"Instagram Reality" moderators told us that the community greatly supports inclusivity: "The Instagram Reality team is a huge supporter of inclusivity. All races, body types and genders need to be fairly represented in the media. Sanity Sunday was created as a day for our subscribers to share an ad (or influencer) they've seen which support that idea as well. In the long run, the only way to reduce our obsession with self-image is to normalize those we see in the media; not just celebrating how they look, but who they are as a person."
The "Instagram Reality" subreddit was created just under two years ago. "u/Zaza9000 began to notice IG models who looked insanely different in real life. She wanted to create a platform that exposed the fakeness to people who were being fooled."
He Colored His Eyes Over His Glasses Frames
It’s very easy to feel insecure in the information age. Every day, we’re bombarded by images of beautiful, successful, healthy, wealthy individuals. While this inspires some of us to aim for greatness, others can feel insecure because they realize the huge gap between their dream lives, and where they currently are.
Melody Lyons explains that having grown up in the United States, she was raised to be dissatisfied with the way she looked, which meant she felt ashamed of herself. However, she still advocates not using photo-editing apps or keeping the editing to a minimum: say, for removing a big red spot that would simply ruin the pic.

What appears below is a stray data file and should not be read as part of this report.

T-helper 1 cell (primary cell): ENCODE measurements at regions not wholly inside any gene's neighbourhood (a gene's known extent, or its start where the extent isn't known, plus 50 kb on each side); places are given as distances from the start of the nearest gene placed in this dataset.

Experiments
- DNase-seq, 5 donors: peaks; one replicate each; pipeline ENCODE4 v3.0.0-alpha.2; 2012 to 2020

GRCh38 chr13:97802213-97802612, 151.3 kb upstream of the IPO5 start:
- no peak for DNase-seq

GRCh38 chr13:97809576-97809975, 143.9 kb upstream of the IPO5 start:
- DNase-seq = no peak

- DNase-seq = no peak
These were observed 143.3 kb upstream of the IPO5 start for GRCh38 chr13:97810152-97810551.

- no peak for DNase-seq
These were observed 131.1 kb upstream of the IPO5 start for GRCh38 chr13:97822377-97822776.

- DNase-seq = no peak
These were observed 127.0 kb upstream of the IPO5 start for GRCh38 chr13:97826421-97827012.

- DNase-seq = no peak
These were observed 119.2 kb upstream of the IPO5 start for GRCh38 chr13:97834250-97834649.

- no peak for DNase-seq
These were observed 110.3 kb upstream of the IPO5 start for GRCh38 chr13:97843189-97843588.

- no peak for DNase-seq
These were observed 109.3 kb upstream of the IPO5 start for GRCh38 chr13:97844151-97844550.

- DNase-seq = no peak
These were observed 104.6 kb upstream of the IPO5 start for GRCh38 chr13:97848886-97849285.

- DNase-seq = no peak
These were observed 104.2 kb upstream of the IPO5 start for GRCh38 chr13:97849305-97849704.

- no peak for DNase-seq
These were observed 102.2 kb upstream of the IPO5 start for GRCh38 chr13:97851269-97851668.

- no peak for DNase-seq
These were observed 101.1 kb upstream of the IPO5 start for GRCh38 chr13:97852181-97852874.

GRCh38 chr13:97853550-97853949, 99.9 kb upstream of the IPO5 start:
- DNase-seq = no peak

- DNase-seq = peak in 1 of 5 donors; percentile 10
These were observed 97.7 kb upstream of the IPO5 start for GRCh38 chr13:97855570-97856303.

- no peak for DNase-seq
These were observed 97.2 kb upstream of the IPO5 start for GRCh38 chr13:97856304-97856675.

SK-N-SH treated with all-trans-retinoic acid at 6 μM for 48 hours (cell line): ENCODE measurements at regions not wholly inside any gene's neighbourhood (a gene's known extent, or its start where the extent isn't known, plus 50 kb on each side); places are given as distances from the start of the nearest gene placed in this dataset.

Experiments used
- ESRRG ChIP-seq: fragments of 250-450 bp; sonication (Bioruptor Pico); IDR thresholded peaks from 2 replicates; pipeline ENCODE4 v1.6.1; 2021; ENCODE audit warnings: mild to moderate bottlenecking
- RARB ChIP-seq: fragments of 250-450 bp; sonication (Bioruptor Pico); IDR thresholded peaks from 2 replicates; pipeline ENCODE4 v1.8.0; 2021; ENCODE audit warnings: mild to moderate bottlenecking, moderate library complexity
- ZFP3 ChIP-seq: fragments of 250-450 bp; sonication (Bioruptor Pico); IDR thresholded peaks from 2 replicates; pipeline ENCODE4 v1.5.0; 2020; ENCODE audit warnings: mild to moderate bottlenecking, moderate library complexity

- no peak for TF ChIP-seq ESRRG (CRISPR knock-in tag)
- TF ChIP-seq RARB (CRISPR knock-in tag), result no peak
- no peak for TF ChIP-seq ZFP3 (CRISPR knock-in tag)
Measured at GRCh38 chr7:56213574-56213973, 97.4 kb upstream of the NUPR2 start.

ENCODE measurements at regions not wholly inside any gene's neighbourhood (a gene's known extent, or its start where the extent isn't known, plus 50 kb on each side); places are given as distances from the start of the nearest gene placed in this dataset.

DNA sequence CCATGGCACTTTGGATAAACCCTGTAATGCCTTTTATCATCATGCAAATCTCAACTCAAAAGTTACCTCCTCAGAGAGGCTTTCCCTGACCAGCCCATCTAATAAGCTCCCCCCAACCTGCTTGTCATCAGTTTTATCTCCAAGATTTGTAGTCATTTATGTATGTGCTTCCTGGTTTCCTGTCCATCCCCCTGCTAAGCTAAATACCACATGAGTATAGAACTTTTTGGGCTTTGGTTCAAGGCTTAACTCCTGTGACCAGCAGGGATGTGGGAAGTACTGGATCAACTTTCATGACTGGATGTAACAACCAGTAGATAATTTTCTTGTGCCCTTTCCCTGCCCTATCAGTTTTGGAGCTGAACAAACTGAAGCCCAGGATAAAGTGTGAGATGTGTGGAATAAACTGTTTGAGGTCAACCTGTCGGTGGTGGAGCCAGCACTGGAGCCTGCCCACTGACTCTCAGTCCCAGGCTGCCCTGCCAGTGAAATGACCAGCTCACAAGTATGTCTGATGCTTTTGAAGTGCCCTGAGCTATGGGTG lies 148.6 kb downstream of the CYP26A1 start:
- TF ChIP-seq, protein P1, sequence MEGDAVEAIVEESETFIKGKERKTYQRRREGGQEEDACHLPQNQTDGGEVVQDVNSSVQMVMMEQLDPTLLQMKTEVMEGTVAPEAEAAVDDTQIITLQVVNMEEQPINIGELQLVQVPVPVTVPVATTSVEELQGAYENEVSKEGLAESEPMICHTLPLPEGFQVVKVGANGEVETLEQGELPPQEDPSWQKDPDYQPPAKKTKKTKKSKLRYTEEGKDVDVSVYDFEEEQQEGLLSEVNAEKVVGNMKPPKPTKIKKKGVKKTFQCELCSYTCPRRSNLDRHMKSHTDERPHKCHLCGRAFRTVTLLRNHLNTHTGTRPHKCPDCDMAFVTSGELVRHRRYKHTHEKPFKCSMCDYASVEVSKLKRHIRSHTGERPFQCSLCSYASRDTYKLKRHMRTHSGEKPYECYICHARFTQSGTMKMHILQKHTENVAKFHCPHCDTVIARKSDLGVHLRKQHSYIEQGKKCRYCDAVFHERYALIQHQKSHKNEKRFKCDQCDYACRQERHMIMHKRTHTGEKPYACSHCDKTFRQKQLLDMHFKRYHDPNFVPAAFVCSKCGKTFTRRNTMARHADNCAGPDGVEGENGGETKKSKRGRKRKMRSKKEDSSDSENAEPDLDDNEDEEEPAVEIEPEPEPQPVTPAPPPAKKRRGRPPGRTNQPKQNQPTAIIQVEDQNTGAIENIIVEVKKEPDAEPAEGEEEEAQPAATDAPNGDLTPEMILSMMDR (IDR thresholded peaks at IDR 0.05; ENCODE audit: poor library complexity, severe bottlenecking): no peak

But according to her, if you start radically changing who you are in photos, you start believing that there’s something wrong with you. And that just increases any feelings of insecurity you already had. In other words—the less photoshopping you do, the more comfortable you feel being yourself. After all, nobody is perfect and never will be. Even models think they eyelashes/jawline/pinkies could look better.
Also, the more people there are out there who photoshop their pictures, the stronger the culture of ‘perfect’ Instagram pics. This means that there are even more individuals who feel insecure because they have to compare themselves to endless masses of photo-edited pictures.
Meanwhile, Michelle Linker told The Guardian that the pressures of social media are very real. “People are publicizing usually something really cool or fun that they’re doing, or at least they make it appear that way. I absolutely feel insecure.”
She continued: “I do feel a pressure to look particularly good. I would never post a photo that wasn’t flattering of me. I feel anxiety over how many likes I get after I post a picture. If I get two likes, I feel like, what’s wrong with me? Some people judge Instagram by deleting photos that don’t get enough likes. I wouldn’t do that, but I would definitely second-guess my intentions with posting them.”
... She Very Obviously Was Not In This Photo Before She Photoshopped Herself In
Whats The Point Of Photoshopping A Starbucks Logo On Your Cup..? Had A Good Laugh Bc Of It
Do you photoshop your pictures, dear readers? Have you ever been in a situation where you post a photo and constantly check to see how many likes it got? Share your experience with everyone in the comments.